Israel’s 4th Election in 2 years
Israel had its fourth legislative election in a two-year period to establish a single dominating party rather than a coalition. Despite staying short of a clear parliamentary majority, Netanyahu’s Likud party has remained popular. The recent election results on 23rd March 2021 signified the possibility of another election in the summer to end the political deadlock. While Netanyahu remains popular, protests have erupted in Israel against Netanyahu’s policies and leadership. Critics have also accused Netanyahu of seeking new elections solely for the purpose of gaining enough support in parliament to pass legislation to end the legal proceedings against him. Netanyahu has refuted the charge, as well as any personal involvement in any potential criminal immunity moves.
The candidates who ran in the elections are as follows.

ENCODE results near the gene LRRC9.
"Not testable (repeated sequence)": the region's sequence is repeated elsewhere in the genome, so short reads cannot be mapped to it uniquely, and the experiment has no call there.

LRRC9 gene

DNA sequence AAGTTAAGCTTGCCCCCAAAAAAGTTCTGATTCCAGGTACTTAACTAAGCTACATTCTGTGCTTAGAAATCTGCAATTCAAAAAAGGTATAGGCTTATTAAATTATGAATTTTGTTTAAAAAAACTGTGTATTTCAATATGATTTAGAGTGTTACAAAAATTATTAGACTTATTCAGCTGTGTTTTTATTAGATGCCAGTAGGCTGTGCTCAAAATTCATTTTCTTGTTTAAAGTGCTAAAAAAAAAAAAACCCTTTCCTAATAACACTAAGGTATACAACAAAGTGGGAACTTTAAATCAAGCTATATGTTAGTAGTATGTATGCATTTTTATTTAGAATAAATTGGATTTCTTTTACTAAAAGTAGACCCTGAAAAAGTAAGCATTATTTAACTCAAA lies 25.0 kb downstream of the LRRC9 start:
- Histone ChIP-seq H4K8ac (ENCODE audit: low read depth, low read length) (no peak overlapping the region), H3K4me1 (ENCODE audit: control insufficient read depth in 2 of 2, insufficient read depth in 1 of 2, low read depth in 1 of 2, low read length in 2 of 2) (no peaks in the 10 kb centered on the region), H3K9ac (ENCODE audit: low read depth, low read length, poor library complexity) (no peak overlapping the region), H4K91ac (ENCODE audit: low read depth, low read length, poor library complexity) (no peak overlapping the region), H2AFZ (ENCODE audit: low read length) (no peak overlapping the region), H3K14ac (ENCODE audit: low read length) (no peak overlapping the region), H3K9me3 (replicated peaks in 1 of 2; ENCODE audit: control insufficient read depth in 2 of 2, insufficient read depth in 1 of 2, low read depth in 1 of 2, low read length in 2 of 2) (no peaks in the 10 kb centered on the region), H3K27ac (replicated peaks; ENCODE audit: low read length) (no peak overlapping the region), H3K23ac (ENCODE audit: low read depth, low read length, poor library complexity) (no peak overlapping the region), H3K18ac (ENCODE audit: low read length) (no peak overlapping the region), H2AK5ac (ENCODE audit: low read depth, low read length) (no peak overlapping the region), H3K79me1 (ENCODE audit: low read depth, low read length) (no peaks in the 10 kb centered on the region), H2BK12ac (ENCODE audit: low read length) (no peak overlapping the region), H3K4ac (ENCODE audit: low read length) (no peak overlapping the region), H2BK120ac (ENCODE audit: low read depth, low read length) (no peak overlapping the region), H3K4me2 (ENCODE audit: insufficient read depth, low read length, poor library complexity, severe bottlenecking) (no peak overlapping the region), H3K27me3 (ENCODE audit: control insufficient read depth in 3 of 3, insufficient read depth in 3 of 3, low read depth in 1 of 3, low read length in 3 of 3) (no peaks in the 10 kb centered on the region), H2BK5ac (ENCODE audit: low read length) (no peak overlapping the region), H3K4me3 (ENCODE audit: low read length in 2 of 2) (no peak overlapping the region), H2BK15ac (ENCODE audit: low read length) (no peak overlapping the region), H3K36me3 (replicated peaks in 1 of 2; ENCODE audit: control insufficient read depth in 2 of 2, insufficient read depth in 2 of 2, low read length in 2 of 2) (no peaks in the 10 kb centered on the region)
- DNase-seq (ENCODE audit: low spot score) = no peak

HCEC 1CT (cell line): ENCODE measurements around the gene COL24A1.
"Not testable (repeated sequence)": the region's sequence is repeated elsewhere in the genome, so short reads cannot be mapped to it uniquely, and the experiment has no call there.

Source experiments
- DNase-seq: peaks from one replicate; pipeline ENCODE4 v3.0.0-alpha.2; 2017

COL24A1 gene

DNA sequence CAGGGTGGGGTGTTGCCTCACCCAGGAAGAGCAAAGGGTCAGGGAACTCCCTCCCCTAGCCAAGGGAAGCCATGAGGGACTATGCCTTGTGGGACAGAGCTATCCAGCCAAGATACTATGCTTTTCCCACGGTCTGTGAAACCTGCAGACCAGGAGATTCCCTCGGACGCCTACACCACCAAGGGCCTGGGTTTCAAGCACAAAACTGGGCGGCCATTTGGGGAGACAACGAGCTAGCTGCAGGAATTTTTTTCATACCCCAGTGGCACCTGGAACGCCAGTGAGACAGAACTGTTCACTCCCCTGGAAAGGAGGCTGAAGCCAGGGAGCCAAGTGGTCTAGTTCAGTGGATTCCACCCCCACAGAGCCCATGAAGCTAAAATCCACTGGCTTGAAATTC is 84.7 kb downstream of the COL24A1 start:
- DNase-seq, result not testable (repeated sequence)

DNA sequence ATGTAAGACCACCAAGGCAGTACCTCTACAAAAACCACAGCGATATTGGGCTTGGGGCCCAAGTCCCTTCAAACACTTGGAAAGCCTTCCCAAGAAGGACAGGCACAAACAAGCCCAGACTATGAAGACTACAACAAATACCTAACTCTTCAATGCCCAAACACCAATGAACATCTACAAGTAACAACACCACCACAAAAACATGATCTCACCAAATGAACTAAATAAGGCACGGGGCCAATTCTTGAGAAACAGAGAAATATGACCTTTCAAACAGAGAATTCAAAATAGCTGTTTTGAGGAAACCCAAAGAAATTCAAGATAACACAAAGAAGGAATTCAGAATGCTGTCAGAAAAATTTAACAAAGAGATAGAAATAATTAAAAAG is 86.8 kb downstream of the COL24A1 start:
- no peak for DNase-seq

Benjamin Netanyahu – Likud party leader and runs his campaign on hopes to vaccinate the population and normalise ties with some Arab countries. But he is the first sitting prime minister to be indicted and is facing three corruption trials, earning him the title of “Crime Minister”. In his campaign, he has used his vaccination success and is offering one state solution and peace with the Arabs. Then is Naftali Bennet who belongs to the right-wing Yemina party and has criticised Netanyahu’s approach towards the pandemic but is likely to join Netanyahu’s coalition. Another right-wing candidate is Gideon Saar, the leader of New Hope party which supports settlement construction in the occupied west bank and opposes the Iran Nuclear deal. His campaign agenda is similar to Netanyahu’s. Then there is the TV host turn politician, Yair Lapid, the leader of opposition Yesh Atid party. He is considered the main challenger candidate to Netanyahu, even though he has served as a coalition partner in Netanyahu led government in 2013.